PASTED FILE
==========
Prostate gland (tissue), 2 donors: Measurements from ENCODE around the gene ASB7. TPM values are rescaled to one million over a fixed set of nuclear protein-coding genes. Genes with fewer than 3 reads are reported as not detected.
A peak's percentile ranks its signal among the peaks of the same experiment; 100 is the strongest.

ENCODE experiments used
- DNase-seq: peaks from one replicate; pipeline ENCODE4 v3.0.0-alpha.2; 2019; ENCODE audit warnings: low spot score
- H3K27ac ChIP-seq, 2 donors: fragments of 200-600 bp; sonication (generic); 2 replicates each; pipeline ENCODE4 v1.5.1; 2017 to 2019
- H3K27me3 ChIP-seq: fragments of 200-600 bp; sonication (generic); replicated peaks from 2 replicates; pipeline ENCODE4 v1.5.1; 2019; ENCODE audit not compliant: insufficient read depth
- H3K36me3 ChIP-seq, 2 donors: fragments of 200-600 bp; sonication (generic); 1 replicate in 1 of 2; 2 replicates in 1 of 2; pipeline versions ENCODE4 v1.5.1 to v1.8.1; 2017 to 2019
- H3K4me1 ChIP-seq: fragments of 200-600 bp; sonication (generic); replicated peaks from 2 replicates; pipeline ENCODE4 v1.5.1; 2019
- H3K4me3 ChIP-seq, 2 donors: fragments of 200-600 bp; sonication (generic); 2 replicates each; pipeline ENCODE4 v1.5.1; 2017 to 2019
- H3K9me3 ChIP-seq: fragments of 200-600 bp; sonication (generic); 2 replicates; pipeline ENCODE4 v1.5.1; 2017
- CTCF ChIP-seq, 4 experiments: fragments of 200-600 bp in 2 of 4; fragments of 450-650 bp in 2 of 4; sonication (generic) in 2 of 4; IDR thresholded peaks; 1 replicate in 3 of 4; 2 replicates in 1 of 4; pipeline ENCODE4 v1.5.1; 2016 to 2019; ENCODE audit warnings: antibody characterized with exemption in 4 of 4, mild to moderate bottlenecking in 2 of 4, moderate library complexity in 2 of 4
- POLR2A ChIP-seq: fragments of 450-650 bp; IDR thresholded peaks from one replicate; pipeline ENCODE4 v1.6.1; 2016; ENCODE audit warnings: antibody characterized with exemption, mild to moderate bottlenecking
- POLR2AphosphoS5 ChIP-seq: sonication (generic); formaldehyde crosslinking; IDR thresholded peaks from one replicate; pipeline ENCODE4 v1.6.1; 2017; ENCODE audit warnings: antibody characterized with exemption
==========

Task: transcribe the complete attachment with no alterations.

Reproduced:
Prostate gland (tissue), 2 donors: Measurements from ENCODE around the gene ASB7. TPM values are rescaled to one million over a fixed set of nuclear protein-coding genes. Genes with fewer than 3 reads are reported as not detected.
A peak's percentile ranks its signal among the peaks of the same experiment; 100 is the strongest.

ENCODE experiments used
- DNase-seq: peaks from one replicate; pipeline ENCODE4 v3.0.0-alpha.2; 2019; ENCODE audit warnings: low spot score
- H3K27ac ChIP-seq, 2 donors: fragments of 200-600 bp; sonication (generic); 2 replicates each; pipeline ENCODE4 v1.5.1; 2017 to 2019
- H3K27me3 ChIP-seq: fragments of 200-600 bp; sonication (generic); replicated peaks from 2 replicates; pipeline ENCODE4 v1.5.1; 2019; ENCODE audit not compliant: insufficient read depth
- H3K36me3 ChIP-seq, 2 donors: fragments of 200-600 bp; sonication (generic); 1 replicate in 1 of 2; 2 replicates in 1 of 2; pipeline versions ENCODE4 v1.5.1 to v1.8.1; 2017 to 2019
- H3K4me1 ChIP-seq: fragments of 200-600 bp; sonication (generic); replicated peaks from 2 replicates; pipeline ENCODE4 v1.5.1; 2019
- H3K4me3 ChIP-seq, 2 donors: fragments of 200-600 bp; sonication (generic); 2 replicates each; pipeline ENCODE4 v1.5.1; 2017 to 2019
- H3K9me3 ChIP-seq: fragments of 200-600 bp; sonication (generic); 2 replicates; pipeline ENCODE4 v1.5.1; 2017
- CTCF ChIP-seq, 4 experiments: fragments of 200-600 bp in 2 of 4; fragments of 450-650 bp in 2 of 4; sonication (generic) in 2 of 4; IDR thresholded peaks; 1 replicate in 3 of 4; 2 replicates in 1 of 4; pipeline ENCODE4 v1.5.1; 2016 to 2019; ENCODE audit warnings: antibody characterized with exemption in 4 of 4, mild to moderate bottlenecking in 2 of 4, moderate library complexity in 2 of 4
- POLR2A ChIP-seq: fragments of 450-650 bp; IDR thresholded peaks from one replicate; pipeline ENCODE4 v1.6.1; 2016; ENCODE audit warnings: antibody characterized with exemption, mild to moderate bottlenecking
- POLR2AphosphoS5 ChIP-seq: sonication (generic); formaldehyde crosslinking; IDR thresholded peaks from one replicate; pipeline ENCODE4 v1.6.1; 2017; ENCODE audit warnings: antibody characterized with exemption